- The Washington Times - Friday, September 18, 2009

Pearl Jam

Backspacer

Monkeywrench

For once in his life, Eddie Vedder seems basically happy. That’s good news for Mr. Vedder, but it’s bad news for the rest of us.

On “Backspacer,” the ninth studio record from Mr. Vedder’s legendary grunge outfit, Pearl Jam, the singer ditches the belligerence of his previous records and, instead, channels the easy comforts of being a rock superstar. These days, he doesn’t have a care in the world, which may explain why the record sounds so saccharine and careless.

That’s quite a change for the singer and the band. As Pearl Jam’s longtime frontman, Mr. Vedder helped set the tone for early ‘90s radio rock.

One of the keys to the appeal of the band’s especially warbly brand of Seattle grunge was that, like the legions of angst-ridden teens who adopted it as the soundtrack to their lives, it wore its heart on its dirty flannel sleeves: It was passionate, angry, gloomy and aggravated by everything about the world.

Part of it was personality, part of it was politics. With Mr. Vedder, the two sometimes were inseparable. Along with his campaigns against MTV and Ticketmaster, the singer’s outspoken advocacy of legalized abortion and, later, his opposition to President Bush earned him a reputation as an irritable alt-rock firecracker.

Now, though, Mr. Vedder claims he has calmed down and warmed up, thanks in part to the election of President Obama. These days, he says, it’s easier to be hopeful.

“Backspacer” starts strong with a string of serviceable up-tempo rockers. None matches the wildness of the band’s best work, but “Gonna See My Friend,” the opener, and “The Fixer” both have pleasantly catchy, if thoroughly generic, pop hooks and punchy riffs to keep them going.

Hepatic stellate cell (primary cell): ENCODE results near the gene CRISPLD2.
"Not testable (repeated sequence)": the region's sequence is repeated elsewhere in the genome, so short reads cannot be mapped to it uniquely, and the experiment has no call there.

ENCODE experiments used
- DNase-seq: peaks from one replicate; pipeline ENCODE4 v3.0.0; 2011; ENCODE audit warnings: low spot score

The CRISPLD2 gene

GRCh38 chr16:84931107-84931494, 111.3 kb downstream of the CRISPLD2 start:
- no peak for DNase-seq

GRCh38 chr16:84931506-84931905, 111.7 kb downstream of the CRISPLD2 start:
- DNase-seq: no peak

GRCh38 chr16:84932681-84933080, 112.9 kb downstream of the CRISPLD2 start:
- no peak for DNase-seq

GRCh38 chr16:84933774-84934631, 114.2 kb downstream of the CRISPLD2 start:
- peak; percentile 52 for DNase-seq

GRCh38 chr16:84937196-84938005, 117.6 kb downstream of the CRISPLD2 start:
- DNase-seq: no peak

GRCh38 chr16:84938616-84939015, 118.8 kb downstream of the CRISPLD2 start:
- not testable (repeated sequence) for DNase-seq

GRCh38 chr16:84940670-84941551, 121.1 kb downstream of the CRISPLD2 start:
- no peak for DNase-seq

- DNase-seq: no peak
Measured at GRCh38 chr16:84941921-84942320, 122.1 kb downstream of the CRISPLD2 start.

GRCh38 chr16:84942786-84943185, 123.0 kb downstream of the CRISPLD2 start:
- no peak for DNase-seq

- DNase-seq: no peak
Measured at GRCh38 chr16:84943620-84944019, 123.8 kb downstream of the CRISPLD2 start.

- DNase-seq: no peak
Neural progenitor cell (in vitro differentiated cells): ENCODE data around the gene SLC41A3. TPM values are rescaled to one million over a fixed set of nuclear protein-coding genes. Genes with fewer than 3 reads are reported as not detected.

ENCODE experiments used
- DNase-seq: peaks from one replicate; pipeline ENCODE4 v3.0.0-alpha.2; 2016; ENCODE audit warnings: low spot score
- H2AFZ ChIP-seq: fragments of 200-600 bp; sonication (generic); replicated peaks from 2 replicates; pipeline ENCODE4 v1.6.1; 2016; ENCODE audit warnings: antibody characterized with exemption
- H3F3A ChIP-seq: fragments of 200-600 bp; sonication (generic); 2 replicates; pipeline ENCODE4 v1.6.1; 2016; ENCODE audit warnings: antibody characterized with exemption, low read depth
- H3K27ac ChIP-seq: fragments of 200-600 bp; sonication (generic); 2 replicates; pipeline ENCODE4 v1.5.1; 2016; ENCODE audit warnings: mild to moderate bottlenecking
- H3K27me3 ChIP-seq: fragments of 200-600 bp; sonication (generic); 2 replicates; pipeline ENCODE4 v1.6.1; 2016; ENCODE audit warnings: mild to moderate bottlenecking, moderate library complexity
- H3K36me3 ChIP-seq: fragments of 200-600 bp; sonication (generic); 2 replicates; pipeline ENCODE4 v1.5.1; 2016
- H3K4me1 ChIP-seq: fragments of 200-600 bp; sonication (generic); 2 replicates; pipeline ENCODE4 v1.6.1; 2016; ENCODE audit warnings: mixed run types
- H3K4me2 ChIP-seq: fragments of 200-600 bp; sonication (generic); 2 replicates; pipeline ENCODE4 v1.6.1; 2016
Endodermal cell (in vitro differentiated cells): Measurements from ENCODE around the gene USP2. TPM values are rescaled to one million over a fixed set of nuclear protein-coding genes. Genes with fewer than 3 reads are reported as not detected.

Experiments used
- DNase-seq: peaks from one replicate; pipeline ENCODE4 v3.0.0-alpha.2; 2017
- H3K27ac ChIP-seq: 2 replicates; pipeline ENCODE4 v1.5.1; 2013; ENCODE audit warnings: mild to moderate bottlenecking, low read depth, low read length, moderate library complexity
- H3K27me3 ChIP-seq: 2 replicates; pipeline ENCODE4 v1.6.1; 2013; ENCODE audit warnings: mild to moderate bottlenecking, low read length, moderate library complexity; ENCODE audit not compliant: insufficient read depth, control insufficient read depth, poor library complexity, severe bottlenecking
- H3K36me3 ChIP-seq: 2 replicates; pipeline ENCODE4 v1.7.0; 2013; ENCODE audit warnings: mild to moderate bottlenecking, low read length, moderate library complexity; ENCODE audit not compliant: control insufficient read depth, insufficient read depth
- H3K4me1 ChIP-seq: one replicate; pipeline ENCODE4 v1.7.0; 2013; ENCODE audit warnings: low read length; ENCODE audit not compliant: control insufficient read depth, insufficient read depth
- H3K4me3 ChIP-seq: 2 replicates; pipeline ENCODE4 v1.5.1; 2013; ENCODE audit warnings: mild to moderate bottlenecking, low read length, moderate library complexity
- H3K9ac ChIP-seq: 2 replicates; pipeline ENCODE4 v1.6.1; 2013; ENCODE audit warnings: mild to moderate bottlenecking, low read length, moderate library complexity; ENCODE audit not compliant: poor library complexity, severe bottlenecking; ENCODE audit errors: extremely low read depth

After the upbeat openers, the album quickly loses energy. Despite needlessly slick production from Brendan O’Brien, many of the songs nevertheless feel underdeveloped.

“Johnny Guitar,” for example, is so simple it feels more like a demo than an album-ready track. “Amongst the Waves” aims for a soaring, epic sweep, but instead, it’s obvious and derivative - like a terrifying mix of U2 and Celine Dion.

Still, the most notable influence on the album clearly is Bruce Springsteen - another artist whose work has been shaped by Mr. O’Brien’s production. Unfortunately, the comparison isn’t flattering: On “Backspacer,” Pearl Jam often comes off as a listless, maudlin retread of the Boss.

“Speed of Sound” feels tailor-made for the “finding yourself” moment of an ‘80s teen drama, and “The End,” the record’s finger-picked closer, is embarrassingly sappy, as touchy-feely as a session with a New Age guidance counselor.

“Supersonic” is at least peppy and ignorable - that is, until the thoroughly embarrassing breakdown, which aims for funky cool but ends up cringe-worthy.

Grunge’s virtue was always its angst and emotion. It might have been overly aggressive at times, but one thing it wasn’t was sentimental. These days, Mr. Vedder’s still very much in touch with his feelings, but he’s as sloppy at expressing hope as he was skilled at lashing out.

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